- Sporty two-door version said to be in the works for 2019
- Sales of the flagship have fallen 40% below Mercedes S-Class
Less than a year after BMW introduced the latest iteration of its flagship 7-Series, a roomy sedan that can park itself via remote control, the automaker has quietly conceded that it landed with a thud. Even so, the $81,500 car is so vital to the bottom line that BMW is doubling down with a coupe variant.
A sporty two-door version of the 7-Series is in the works for as soon as as 2019, according to a person familiar with BMW’s plan, who asked not to be named because the plans aren’t public. The luxury coupe is the first of several new versions BMW is considering to give sales of its highest-end car a lift.
Mercedes-Benz used a similar strategy to cement the position of its S-Class as the world’s best-selling top-of-the-line sedan. Just four years ago, the 7-Series was at parity with its Mercedes rival. Today, sales have fallen 40 percent below those of the S-Class and are only slightly ahead of Tesla Motors Inc.’s Model S. Next year will be even tougher for the 7-Series, with Audi poised to introduce a self-driving version of its A8 flagship. BMW’s aim with new variants is to pull even with the leader again, according to the person familiar with its plans.
Success with the 7-Series is important both for BMW AG’s image and its bottom line. After a decade of ruling the world of luxury cars by filling nearly every market niche from two-seat roadsters to brawny sport utility vehicles, BMW is on the cusp of losing its lead this year. A spiffier look and new crop of SUVs helped Mercedes outsell BMW by more than 30,000 cars this year through July.
The fortunes of a company’s most expensive car tend to reflect the company as a whole, with the halo -- or shadow -- of the model extending across the entire brand. High-end sedans are more lucrative than smaller vehicles, making them a crucial source of cash to invest in new technology. And they’re typically the place where automakers introduce new features, providing a proving ground for ideas that filter down into less expensive models.
“The 7-Series hasn’t managed the same ‘aha’ effect as the new S-Class, which is what Audi will be going for too” with its new A8, said Juergen Pieper, an analyst at Bankhaus Metzler in Frankfurt. “It’s lacking that special something.”
Internally, BMW has blamed the 7-Series’s slow sales on too few technological advances and boring design, a person familiar with the plans said. Features such as gesture control, which uses up to five different hand signals for functions like radio volume, haven’t ignited the same customer interest as the likes of Tesla’s Autopilot. And the 7-Series doesn’t offer the variants available in the S-Class, which comes in six different versions, including a convertible and an ultra-luxury model called the Maybach.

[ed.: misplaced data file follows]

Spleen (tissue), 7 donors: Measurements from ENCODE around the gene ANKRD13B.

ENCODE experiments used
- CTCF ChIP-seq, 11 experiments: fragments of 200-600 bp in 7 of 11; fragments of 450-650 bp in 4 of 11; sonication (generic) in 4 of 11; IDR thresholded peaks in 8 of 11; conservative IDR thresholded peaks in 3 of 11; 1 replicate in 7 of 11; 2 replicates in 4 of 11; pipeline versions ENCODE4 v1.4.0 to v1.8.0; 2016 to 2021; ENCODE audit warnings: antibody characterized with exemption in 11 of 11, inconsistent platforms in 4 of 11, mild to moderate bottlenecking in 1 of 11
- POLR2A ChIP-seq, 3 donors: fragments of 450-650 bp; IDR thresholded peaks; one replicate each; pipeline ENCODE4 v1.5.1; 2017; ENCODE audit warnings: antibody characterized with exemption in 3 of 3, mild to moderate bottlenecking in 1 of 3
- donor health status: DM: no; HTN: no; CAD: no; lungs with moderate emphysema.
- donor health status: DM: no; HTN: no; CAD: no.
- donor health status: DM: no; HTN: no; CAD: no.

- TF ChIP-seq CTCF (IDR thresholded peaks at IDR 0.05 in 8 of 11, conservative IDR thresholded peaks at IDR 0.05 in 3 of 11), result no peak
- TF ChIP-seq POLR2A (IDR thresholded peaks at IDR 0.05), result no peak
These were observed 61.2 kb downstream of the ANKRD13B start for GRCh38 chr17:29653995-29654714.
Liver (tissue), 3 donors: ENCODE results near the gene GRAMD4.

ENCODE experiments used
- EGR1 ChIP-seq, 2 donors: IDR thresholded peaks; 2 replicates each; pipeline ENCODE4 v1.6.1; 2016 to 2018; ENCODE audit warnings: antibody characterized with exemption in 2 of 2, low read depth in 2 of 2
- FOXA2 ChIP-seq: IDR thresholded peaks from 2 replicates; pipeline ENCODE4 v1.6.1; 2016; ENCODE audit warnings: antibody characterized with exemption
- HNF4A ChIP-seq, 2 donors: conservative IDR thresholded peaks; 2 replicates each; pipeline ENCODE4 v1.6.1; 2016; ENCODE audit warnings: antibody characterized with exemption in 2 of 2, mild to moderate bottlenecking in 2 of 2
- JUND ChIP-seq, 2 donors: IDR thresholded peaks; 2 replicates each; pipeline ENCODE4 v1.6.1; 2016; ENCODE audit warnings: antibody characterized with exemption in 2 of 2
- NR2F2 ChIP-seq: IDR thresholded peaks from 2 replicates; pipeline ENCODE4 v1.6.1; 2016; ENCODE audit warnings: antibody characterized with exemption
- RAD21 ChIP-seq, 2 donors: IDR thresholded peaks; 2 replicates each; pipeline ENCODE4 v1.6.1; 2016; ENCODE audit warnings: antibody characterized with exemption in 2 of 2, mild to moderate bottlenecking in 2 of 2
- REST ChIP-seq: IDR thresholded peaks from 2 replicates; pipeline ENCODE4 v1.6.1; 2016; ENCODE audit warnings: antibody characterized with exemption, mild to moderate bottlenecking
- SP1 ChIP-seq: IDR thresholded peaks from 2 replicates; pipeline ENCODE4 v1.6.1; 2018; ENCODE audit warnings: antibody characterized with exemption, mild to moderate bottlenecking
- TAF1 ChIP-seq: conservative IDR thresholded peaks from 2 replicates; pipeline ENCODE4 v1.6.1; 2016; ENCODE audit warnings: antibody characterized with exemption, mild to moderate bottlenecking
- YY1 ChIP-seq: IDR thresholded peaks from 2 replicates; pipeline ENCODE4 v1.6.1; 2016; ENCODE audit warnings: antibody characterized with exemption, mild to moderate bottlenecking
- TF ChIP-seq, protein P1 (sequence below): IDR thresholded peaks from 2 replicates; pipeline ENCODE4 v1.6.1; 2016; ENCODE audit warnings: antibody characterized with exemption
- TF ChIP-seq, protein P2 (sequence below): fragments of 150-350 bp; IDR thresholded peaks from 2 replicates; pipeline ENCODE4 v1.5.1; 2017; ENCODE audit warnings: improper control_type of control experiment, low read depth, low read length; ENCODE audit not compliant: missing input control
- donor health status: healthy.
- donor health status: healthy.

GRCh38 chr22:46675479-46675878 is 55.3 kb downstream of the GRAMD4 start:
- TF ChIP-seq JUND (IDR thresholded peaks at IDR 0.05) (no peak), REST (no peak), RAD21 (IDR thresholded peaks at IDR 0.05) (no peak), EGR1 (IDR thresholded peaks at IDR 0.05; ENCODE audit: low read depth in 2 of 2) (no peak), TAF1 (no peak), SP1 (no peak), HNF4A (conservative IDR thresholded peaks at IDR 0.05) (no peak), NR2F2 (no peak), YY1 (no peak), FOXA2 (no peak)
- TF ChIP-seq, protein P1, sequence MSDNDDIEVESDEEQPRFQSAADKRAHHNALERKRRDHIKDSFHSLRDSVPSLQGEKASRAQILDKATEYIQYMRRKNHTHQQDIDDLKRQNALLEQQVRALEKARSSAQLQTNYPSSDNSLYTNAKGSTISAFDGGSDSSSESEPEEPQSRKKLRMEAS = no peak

BMW will also bring out a competitor in the range above 150,000 euros ($170,000), development chief Klaus Froehlich told Automotive News this year. That would be roughly the same price category as the Maybach.
In the meantime, a plug-in hybrid and the first high-performance version of the current 7-Series sedan will contribute to sales, BMW says. Thanks to last year’s revamp, deliveries of the car more than doubled in July to 5,025 vehicles, and a company representative said it expects “this positive trend to continue over the course of 2016.”
The wild card will be Audi’s A8, which will have self-driving systems more advanced than those of either the 7-Series or the S-Class. Drivers will be able to let the car take over completely in highway traffic jams at speeds of up to 60 kilometers (37 miles) an hour, according to the company. Unlike Tesla’s Model S and this year’s Mercedes E-Class, Audi’s car won’t then require a hand on the wheel.
“The new A8 will be quite a meaningful departure from the current model,” said Stuart Pearson, an analyst at Exane BNP Paribas in London. “You’d expect to see 7-Series sales start to decline again when the A8 comes out.”
The fat return on sales makes clear why carmakers are fighting for buyers in this segment. Mercedes’s profit margin on the S-Class was 14 percent last year, versus 9.5 percent across the Daimler AG unit’s auto division, Evercore ISI estimates. BMW saw an estimated 11 percent return on the 7-Series, exceeding the 9.2 percent across its automotive unit last year.
Growing discounts from U.S. dealers highlight the difficulties BMW has had in luring customers, said Commerzbank AG analyst Sascha Gommel, citing researcher Autodata Corp. Price incentives for the 7-Series climbed twice as much as those for the S-Class this year and hit $13,053 per vehicle last month.
“The 7-Series will be highly profitable and have decent sales volumes, but it’ll never really measure up to the S-Class,” Gommel said. “The two used to compete head to head, but there’s no chance anymore.”